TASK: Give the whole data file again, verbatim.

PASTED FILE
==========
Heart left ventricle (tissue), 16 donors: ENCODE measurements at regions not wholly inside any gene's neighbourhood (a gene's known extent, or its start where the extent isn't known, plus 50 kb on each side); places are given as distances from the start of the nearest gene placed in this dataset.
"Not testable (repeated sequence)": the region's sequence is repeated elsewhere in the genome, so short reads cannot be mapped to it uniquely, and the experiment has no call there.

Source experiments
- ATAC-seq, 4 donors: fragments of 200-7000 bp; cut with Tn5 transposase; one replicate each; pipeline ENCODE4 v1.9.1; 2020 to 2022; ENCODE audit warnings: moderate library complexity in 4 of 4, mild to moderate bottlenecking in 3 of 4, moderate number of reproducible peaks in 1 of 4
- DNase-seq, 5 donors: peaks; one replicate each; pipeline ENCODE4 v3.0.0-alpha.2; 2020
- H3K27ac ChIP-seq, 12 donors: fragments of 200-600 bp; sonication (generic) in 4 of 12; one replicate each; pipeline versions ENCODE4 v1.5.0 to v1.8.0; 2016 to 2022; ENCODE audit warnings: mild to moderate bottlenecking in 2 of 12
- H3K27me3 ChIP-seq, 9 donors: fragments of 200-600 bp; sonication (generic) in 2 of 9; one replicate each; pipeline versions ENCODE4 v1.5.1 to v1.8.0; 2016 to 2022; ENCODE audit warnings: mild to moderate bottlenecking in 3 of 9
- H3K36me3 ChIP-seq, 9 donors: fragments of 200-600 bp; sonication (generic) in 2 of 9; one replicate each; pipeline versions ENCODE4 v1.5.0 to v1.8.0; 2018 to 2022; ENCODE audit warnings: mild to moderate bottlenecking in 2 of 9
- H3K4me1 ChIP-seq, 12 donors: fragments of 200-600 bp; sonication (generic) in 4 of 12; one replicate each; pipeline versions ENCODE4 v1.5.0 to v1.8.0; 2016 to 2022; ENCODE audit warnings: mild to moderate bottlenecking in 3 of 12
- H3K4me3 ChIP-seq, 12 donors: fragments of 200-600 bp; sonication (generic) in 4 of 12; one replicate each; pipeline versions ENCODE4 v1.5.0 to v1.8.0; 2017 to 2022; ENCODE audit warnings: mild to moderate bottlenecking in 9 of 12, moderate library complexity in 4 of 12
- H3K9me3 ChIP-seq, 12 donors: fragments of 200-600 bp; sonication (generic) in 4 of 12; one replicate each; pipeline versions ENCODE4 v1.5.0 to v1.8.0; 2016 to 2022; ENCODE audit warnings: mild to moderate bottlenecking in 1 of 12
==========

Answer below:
Heart left ventricle (tissue), 16 donors: ENCODE measurements at regions not wholly inside any gene's neighbourhood (a gene's known extent, or its start where the extent isn't known, plus 50 kb on each side); places are given as distances from the start of the nearest gene placed in this dataset.
"Not testable (repeated sequence)": the region's sequence is repeated elsewhere in the genome, so short reads cannot be mapped to it uniquely, and the experiment has no call there.

Source experiments
- ATAC-seq, 4 donors: fragments of 200-7000 bp; cut with Tn5 transposase; one replicate each; pipeline ENCODE4 v1.9.1; 2020 to 2022; ENCODE audit warnings: moderate library complexity in 4 of 4, mild to moderate bottlenecking in 3 of 4, moderate number of reproducible peaks in 1 of 4
- DNase-seq, 5 donors: peaks; one replicate each; pipeline ENCODE4 v3.0.0-alpha.2; 2020
- H3K27ac ChIP-seq, 12 donors: fragments of 200-600 bp; sonication (generic) in 4 of 12; one replicate each; pipeline versions ENCODE4 v1.5.0 to v1.8.0; 2016 to 2022; ENCODE audit warnings: mild to moderate bottlenecking in 2 of 12
- H3K27me3 ChIP-seq, 9 donors: fragments of 200-600 bp; sonication (generic) in 2 of 9; one replicate each; pipeline versions ENCODE4 v1.5.1 to v1.8.0; 2016 to 2022; ENCODE audit warnings: mild to moderate bottlenecking in 3 of 9
- H3K36me3 ChIP-seq, 9 donors: fragments of 200-600 bp; sonication (generic) in 2 of 9; one replicate each; pipeline versions ENCODE4 v1.5.0 to v1.8.0; 2018 to 2022; ENCODE audit warnings: mild to moderate bottlenecking in 2 of 9
- H3K4me1 ChIP-seq, 12 donors: fragments of 200-600 bp; sonication (generic) in 4 of 12; one replicate each; pipeline versions ENCODE4 v1.5.0 to v1.8.0; 2016 to 2022; ENCODE audit warnings: mild to moderate bottlenecking in 3 of 12
- H3K4me3 ChIP-seq, 12 donors: fragments of 200-600 bp; sonication (generic) in 4 of 12; one replicate each; pipeline versions ENCODE4 v1.5.0 to v1.8.0; 2017 to 2022; ENCODE audit warnings: mild to moderate bottlenecking in 9 of 12, moderate library complexity in 4 of 12
- H3K9me3 ChIP-seq, 12 donors: fragments of 200-600 bp; sonication (generic) in 4 of 12; one replicate each; pipeline versions ENCODE4 v1.5.0 to v1.8.0; 2016 to 2022; ENCODE audit warnings: mild to moderate bottlenecking in 1 of 12